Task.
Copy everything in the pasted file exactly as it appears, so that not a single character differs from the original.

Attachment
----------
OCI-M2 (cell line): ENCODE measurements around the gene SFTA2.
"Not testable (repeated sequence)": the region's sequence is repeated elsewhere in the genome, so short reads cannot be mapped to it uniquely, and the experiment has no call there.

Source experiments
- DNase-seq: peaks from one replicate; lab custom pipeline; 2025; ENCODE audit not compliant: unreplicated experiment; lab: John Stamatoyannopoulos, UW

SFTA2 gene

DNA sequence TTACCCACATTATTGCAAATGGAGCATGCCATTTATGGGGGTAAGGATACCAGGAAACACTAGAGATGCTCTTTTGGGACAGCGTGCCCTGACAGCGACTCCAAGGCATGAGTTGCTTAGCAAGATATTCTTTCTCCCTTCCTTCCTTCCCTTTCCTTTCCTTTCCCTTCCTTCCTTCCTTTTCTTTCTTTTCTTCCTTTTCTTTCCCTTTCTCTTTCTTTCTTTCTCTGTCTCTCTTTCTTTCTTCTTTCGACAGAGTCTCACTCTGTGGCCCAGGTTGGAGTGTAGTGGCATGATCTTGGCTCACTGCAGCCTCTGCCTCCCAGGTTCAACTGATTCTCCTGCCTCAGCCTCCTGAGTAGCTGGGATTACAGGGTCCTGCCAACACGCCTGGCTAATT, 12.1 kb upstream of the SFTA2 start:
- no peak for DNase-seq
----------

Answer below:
OCI-M2 (cell line): ENCODE measurements around the gene SFTA2.
"Not testable (repeated sequence)": the region's sequence is repeated elsewhere in the genome, so short reads cannot be mapped to it uniquely, and the experiment has no call there.

Source experiments
- DNase-seq: peaks from one replicate; lab custom pipeline; 2025; ENCODE audit not compliant: unreplicated experiment; lab: John Stamatoyannopoulos, UW

SFTA2 gene

DNA sequence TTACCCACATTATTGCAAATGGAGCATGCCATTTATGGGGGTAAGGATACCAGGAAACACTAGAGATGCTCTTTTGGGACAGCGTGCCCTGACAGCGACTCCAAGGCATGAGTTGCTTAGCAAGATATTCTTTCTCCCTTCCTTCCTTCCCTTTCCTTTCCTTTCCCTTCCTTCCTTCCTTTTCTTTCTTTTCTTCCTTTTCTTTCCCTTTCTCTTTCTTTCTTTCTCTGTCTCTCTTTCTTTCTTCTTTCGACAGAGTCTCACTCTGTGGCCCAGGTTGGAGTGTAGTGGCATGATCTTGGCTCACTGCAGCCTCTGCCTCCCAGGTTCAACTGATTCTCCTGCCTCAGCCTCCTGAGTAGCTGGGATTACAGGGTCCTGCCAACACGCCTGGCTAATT, 12.1 kb upstream of the SFTA2 start:
- no peak for DNase-seq